• the loop number we’re checking (`loop`)
• the index of the array of numbers (`n`)
• Use a `do` `while` loop to check what we need while `n` is not the same length as the new array.
• In the `do` part, we are going to multiply the very first number, times the number of loops, times the second number (`quot = newArr * loop * newArr;`).
• The `loop` part will allows us to increase the number we’re checking beyond the greatest number we have without having to change the algorithm.
• We enter a `for` loop that will go from `n` being 2 and going up by one (`loop++`) while it is smaller than the array with all the numbers (`n < newArr.length`).
• If the quotient does not divide evenly (`quot % newArr[n] !== 0`), then stop the loop (`break;`). If it is even, then check for the next elements (`n++`) in the array until it is not even or we find our answer.
• Outside the loop, increase the value of loop (`loop++`).
• At the end of the loop return the quotient (`return quot;`).

Note: If the array only has two elements, then the `for` loop never gets used and the return value is the product of said numbers.

## Intermediate Code Solution:

``````function smallestCommons(arr) {
var range = [];
for (var i = Math.max(arr, arr); i >= Math.min(arr, arr); i--) {
range.push(i);
}

// can use reduce() in place of this block
var lcm = range;
for (i = 1; i < range.length; i++) {
var GCD = gcd(lcm, range[i]);
lcm = (lcm * range[i]) / GCD;
}
return lcm;

function gcd(x, y) {    // Implements the Euclidean Algorithm
if (y === 0)
return x;
else
return gcd(y, x%y);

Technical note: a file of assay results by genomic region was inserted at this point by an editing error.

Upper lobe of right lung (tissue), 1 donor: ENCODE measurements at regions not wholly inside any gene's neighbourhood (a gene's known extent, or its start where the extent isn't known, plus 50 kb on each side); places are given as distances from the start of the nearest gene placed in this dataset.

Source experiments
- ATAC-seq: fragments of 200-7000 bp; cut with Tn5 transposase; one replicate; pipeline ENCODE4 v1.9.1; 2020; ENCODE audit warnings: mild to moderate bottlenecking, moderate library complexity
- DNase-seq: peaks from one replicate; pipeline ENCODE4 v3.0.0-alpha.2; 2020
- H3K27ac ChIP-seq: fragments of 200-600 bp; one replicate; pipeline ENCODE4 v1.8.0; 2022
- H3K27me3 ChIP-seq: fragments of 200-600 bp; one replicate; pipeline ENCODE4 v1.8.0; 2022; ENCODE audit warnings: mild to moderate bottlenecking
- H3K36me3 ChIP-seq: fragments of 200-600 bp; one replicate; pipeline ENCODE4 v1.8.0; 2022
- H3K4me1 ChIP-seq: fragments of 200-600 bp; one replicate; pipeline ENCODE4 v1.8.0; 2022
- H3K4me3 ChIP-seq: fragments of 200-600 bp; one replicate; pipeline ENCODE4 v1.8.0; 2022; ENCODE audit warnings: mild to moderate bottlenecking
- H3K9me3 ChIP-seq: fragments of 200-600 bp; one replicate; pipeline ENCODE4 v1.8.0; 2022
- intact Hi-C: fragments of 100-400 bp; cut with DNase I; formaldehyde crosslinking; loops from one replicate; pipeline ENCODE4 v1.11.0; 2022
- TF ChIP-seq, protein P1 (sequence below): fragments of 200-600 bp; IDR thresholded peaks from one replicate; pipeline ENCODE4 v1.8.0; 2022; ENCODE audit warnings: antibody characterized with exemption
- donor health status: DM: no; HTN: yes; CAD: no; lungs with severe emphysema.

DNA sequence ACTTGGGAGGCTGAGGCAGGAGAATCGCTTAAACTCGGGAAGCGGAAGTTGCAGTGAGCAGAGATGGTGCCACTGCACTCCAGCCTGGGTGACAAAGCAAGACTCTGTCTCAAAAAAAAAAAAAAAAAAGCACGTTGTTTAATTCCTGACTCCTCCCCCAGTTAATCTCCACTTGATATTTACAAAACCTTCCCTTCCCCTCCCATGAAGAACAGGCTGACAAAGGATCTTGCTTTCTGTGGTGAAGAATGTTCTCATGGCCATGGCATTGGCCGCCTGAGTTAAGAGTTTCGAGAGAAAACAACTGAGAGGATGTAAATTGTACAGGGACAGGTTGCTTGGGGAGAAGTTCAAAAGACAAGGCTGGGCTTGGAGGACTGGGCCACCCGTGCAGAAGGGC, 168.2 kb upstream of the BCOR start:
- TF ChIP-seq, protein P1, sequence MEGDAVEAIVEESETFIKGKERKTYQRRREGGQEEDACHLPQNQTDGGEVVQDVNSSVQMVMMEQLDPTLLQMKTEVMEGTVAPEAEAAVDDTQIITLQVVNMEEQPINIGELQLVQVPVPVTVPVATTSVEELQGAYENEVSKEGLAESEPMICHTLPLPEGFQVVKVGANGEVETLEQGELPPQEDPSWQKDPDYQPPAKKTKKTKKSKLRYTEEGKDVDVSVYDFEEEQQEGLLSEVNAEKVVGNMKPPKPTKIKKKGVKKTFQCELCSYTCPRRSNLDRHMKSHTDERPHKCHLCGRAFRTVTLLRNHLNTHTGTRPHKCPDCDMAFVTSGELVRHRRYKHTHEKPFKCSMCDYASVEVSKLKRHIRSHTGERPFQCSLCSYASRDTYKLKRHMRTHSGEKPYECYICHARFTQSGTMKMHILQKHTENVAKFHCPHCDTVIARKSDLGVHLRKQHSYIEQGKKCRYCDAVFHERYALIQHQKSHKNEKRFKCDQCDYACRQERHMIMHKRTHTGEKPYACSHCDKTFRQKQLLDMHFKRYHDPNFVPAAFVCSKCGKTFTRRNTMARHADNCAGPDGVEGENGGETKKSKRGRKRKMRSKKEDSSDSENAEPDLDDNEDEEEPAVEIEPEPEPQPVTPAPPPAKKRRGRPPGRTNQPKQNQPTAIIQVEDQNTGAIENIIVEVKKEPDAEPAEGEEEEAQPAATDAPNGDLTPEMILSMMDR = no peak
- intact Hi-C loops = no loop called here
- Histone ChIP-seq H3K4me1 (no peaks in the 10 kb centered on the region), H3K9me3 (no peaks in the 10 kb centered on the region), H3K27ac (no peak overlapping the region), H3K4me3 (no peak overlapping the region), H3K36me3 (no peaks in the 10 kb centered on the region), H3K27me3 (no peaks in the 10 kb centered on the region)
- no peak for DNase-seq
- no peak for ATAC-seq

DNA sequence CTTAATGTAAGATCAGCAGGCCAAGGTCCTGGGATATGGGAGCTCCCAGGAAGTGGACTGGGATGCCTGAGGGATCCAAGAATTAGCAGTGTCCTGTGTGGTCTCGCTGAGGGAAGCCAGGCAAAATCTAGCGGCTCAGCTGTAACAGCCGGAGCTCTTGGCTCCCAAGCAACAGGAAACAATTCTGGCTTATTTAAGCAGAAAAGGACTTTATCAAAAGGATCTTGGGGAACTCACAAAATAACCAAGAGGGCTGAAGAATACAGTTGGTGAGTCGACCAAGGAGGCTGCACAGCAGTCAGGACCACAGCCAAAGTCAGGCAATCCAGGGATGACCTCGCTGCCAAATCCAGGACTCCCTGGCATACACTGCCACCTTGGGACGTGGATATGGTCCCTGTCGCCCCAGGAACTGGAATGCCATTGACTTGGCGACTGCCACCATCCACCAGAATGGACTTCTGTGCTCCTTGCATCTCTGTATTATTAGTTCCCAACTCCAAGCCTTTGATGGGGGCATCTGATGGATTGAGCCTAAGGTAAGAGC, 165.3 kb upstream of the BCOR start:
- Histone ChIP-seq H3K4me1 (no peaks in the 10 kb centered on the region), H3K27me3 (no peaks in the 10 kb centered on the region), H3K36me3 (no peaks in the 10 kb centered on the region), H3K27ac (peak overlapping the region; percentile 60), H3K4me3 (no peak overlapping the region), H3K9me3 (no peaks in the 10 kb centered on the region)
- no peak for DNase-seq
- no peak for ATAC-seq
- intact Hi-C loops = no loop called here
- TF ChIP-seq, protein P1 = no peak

}
}

// test here
smallestCommons([1,5]);
`````` Run Code

### Code Explanation:

• The first, basic solution requires over 2,000 loops to calculate the test case `smallestCommons([1,13])`, and over 4 million loops to calculate `smallestCommons([1,25])`. This solution evaluates `smallestCommons([1,13])` in around 20 loops and `smallestCommons([1,25])` in 40, by using a more efficient algorithm.
• Make an empty array range.
• All numbers between the given range are pushed to range using a `for` loop.
• The next block of code implements the Euclidean algorithm, which is used for finding smallest common multiples.

## Advanced Code Solution:

``````function smallestCommons(arr) {
var range = [];
for (var i = Math.max(arr, arr); i >= Math.min(arr, arr); i--) {
range.push(i);
}

return range.reduce(function(previousValue, currentValue) {
var gcdPrevCurr = gcd(previousValue, currentValue);
return (previousValue * currentValue) / gcdPrevCurr;
});

function gcd(x, y) {    // Implements The Euclidean Algorithm
if (y === 0)
return x;
else
return gcd(y, x%y);
}
}

// test here
smallestCommons([1,5]);
`````` Run Code

### Code Explanation:

• Make an empty array range.
• All numbers between the given range are pushed to range using a `for` loop.
• Unlike the intermediate solution, the `.reduce()` method is used for the implementation of Euclidean algorithm here. There’s no other difference between the intermediate and advanced solutions.